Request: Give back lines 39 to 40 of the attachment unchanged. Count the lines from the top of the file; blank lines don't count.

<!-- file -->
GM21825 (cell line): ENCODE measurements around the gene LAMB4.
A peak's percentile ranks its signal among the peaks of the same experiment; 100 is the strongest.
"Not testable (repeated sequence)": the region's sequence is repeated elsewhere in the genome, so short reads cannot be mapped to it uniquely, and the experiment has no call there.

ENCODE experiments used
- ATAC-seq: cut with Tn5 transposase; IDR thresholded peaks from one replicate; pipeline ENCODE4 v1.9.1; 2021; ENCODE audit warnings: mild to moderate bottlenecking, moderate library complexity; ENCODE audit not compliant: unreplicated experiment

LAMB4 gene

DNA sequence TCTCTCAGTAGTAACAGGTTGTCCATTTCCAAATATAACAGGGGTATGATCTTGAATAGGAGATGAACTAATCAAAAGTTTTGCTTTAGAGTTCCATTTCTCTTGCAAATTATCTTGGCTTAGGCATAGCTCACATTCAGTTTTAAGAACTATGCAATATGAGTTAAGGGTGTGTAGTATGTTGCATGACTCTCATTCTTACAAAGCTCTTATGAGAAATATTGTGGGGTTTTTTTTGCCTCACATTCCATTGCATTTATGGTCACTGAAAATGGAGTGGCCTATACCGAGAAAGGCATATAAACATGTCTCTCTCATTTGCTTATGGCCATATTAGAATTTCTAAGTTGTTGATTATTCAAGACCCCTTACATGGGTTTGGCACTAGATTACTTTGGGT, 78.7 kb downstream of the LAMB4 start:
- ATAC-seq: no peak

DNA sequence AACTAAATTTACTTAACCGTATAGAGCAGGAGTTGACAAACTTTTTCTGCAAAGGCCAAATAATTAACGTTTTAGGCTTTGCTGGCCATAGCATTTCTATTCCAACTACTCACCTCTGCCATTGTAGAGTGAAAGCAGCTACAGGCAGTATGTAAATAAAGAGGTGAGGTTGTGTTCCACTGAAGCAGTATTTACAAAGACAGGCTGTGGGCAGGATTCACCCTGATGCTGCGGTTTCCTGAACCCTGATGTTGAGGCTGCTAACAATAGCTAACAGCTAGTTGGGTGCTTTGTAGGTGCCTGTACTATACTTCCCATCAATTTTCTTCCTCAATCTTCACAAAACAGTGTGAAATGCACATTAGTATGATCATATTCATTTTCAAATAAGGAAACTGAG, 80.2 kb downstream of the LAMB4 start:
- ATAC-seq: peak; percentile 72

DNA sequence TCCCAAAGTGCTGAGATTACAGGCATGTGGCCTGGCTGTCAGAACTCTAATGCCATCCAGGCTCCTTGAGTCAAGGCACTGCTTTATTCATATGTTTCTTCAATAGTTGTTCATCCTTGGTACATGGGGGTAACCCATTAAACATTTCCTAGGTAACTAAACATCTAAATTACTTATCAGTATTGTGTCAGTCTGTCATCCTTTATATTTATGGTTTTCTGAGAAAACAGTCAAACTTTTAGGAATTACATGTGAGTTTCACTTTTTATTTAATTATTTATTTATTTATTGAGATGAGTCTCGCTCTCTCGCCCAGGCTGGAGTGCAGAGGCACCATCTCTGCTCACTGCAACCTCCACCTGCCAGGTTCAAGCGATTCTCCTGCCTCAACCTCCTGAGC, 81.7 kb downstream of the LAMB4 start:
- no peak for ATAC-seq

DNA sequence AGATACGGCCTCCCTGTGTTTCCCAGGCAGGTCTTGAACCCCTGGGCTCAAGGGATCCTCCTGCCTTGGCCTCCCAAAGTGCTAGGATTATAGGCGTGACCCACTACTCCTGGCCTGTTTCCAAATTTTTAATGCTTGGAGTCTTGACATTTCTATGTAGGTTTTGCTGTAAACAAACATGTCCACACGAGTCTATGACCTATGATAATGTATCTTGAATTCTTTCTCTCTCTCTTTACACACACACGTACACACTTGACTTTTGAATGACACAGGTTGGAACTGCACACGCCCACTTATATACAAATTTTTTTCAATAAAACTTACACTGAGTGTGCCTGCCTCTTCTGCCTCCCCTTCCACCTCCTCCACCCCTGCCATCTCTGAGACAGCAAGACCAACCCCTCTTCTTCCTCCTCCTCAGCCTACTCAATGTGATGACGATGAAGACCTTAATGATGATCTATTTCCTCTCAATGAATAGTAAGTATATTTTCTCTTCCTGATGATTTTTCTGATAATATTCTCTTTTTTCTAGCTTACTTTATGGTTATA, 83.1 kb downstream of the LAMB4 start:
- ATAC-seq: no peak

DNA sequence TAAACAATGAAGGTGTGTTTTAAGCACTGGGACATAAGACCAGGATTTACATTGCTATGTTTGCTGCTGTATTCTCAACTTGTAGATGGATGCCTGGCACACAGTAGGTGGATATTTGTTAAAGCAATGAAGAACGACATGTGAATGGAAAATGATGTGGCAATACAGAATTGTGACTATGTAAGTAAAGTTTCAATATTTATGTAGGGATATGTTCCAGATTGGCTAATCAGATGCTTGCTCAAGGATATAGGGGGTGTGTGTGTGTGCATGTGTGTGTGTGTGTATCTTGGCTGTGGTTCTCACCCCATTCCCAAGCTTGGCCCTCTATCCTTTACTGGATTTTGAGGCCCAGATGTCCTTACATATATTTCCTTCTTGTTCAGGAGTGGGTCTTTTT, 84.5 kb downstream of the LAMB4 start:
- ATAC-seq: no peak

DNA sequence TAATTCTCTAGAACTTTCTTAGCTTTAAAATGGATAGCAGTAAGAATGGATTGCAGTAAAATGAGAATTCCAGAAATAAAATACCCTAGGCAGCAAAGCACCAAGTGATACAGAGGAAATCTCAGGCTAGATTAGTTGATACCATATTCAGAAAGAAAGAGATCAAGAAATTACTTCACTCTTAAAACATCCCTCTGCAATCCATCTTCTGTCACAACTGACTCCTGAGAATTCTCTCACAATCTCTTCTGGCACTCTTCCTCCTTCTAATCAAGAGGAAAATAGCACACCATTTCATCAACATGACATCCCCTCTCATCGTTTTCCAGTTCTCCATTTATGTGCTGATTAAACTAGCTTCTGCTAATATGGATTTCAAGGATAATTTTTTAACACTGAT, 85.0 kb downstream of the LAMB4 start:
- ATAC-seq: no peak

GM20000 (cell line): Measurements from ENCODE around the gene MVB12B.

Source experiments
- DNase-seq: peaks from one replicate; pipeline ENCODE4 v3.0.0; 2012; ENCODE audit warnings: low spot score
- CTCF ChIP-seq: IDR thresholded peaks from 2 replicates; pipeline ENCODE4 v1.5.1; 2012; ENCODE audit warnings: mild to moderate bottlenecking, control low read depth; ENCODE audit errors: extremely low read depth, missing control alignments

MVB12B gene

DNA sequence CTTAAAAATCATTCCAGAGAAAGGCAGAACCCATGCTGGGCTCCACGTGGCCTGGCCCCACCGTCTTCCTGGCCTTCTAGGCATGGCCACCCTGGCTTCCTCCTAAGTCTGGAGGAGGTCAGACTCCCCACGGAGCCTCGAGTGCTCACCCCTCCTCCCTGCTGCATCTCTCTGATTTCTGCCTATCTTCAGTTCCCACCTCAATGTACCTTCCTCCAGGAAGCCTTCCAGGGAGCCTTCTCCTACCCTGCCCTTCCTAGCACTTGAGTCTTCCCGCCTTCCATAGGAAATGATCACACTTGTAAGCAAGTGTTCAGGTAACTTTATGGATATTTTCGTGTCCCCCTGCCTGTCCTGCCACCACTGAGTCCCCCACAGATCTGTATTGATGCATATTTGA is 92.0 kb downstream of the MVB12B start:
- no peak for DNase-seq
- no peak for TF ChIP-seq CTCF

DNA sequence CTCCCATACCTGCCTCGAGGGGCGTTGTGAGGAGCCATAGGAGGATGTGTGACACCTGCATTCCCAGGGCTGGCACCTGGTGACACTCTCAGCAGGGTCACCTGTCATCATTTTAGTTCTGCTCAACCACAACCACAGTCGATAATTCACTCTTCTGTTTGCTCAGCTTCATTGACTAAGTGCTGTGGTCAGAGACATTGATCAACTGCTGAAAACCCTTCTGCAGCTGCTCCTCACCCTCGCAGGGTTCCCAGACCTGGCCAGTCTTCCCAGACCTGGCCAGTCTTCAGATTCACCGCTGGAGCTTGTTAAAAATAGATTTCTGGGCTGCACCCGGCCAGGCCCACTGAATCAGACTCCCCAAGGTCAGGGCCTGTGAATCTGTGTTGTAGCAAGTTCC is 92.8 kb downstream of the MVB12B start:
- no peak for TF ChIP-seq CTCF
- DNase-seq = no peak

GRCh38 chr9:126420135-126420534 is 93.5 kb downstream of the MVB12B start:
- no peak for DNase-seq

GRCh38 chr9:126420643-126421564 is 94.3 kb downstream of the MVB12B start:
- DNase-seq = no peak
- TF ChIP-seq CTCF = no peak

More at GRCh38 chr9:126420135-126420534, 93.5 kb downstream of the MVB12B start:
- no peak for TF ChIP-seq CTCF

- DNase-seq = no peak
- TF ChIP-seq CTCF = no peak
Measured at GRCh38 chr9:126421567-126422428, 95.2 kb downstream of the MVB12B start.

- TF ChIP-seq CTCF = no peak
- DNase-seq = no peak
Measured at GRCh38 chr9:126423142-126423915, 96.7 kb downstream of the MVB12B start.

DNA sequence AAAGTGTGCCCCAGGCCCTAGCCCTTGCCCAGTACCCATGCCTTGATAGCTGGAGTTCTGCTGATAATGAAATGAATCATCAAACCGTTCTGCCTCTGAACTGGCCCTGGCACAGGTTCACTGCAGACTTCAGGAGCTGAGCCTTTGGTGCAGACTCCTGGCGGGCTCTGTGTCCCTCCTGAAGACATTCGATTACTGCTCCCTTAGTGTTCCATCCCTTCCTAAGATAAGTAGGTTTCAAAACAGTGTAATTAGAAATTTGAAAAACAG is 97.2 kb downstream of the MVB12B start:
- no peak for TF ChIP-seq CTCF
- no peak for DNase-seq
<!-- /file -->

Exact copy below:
Measured at GRCh38 chr9:126421567-126422428, 95.2 kb downstream of the MVB12B start.

- TF ChIP-seq CTCF = no peak